Why are black people mad because some black people are happy for Meghan and Harry's happiness? Why can't we accept the happiness of more than one person at a time?
Instead of throwing around hateration throughout the entire internet, why can't we learn to spread love?
Let me dissect my status a little more: when I said "don't be so pro-black that you're anti-humanity", that didn't mean to start putting everyone before your own community. I think it's important to have love and reverence for your own community but, can you really love your community while hating other communities? Think about it.
We live in a world where, yes, black people are criminalized and drug through the treanches. And, it's okay to be angry about that. Hell, I'm personally pissed about it. But, do I hold any hate against anyone? No. I can't hold hate in my heart and do the work my community requires in order to be uplifted.
Guys, imagine if we dropped that "black against everybody 2k18" attitude and we made some allies! Imagine the magnificent things that can be done in this corrupt country if we were to join hands with other cultural groups?! Unity is what gets things accomplished.
Let's take Martin Luther King, Jr., for example (yes, I know it's cliche, but you'll get over it).
Because MLK was so adamant about unity, he was able to call upon millions around the world to stand with him until things started changing for the better. Of course black people were the majority of his supporters but, what would have happened had he not spread a love so great that the supreme court couldn't help but to rule segregated schools were unconstitutional? What would have happened had MLK not been so loving - EVEN TO THE SAME PEOPLE WHO JAILED HIM - that thousands would feel compelled to march on Washington with him? It wasn't just black people fighting to black civil rights.
Here's my theory in the most basic way of saying it: loving people does not make us weak - it makes us strong beyond compare.
Something that really brings my spirits down is seeing people walking around with hatred upon their hearts and spirts. Hate is such a burden to bear. Hate will tear you apart inside.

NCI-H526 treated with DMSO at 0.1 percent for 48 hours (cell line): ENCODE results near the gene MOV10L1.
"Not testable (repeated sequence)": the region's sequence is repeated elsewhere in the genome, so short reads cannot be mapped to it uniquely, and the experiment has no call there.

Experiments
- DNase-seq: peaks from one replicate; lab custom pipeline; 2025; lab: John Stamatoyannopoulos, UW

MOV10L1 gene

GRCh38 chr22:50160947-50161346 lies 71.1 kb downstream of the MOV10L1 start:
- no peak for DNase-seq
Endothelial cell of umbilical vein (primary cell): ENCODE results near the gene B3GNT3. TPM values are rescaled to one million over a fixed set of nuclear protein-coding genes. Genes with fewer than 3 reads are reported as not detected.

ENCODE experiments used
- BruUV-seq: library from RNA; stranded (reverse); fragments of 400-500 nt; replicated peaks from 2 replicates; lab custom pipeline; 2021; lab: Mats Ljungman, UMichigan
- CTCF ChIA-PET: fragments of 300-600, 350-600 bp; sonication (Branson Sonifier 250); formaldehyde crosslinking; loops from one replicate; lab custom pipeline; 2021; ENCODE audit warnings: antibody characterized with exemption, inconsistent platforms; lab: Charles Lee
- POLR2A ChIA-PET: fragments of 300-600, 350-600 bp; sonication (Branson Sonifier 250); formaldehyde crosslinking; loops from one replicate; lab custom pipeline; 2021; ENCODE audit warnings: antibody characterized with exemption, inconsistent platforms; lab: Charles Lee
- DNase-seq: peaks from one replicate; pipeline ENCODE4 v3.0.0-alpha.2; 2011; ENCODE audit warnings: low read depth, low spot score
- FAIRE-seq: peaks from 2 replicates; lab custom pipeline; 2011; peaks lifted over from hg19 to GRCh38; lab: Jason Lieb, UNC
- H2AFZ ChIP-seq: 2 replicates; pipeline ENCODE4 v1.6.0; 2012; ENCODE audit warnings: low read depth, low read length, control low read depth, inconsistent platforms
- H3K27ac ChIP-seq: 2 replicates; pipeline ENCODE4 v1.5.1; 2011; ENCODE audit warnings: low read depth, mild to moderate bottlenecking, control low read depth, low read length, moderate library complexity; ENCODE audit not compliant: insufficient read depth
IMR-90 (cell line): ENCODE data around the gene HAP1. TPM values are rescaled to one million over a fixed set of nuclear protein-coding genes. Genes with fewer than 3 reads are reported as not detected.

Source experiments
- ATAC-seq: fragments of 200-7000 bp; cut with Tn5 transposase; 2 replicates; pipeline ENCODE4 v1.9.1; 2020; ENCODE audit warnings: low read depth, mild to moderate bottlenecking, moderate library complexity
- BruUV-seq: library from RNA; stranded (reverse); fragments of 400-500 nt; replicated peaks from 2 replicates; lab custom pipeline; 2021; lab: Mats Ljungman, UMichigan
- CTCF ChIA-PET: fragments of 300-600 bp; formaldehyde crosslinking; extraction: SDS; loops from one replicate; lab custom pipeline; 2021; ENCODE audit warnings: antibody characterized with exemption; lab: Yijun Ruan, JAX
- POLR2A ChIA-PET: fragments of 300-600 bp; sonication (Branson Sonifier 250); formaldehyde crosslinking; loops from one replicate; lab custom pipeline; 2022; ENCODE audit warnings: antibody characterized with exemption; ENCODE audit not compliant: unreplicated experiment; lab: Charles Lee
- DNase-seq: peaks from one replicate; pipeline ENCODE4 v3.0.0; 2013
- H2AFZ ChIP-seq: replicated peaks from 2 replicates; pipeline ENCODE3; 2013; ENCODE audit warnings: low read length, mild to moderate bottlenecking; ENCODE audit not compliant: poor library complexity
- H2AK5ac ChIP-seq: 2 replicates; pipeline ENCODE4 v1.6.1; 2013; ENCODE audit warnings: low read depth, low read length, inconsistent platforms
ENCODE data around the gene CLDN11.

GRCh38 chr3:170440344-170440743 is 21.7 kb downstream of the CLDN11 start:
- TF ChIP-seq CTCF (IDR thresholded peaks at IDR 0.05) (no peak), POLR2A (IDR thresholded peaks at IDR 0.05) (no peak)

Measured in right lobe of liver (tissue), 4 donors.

I mean... to wrap this up, let's cite some more cliches.
You catch more flies with honey than vinegar. (If you show some love, you can get more accomplished rather than showing disdain and hatred.
You can't fight fire with fire. (Sure, there are racists people who hate black people but, what will we get accomplished by hating racist people? Now we're just two hateful bumps on a log arguing on Facebook about who is better than who... and the world will still be moving along).
In short, I want to see my people smile. I want to see black children understanding how to be culturally responsive. I want to LGBTQ able to live their best love lives without question and fear of disownment. I want mass murders and wars with no point whatsoever to cease to exist. I want to see my people owning businesses, following their dreams, comfortably traveling the world. I want alladat.
But, we won't get alladat if we can't learn to choose love.
With infinite love,
ps. please notice that I never really mentioned being "nice". Sometimes, love isn't "nice". It can be a wake up call for a friend who is drinking themselves to death, a smack on the ass to tell a child to stop going toward the hot stove: love is just the desire to see other people doing well. And that is something that Aida Ade will always stand upon.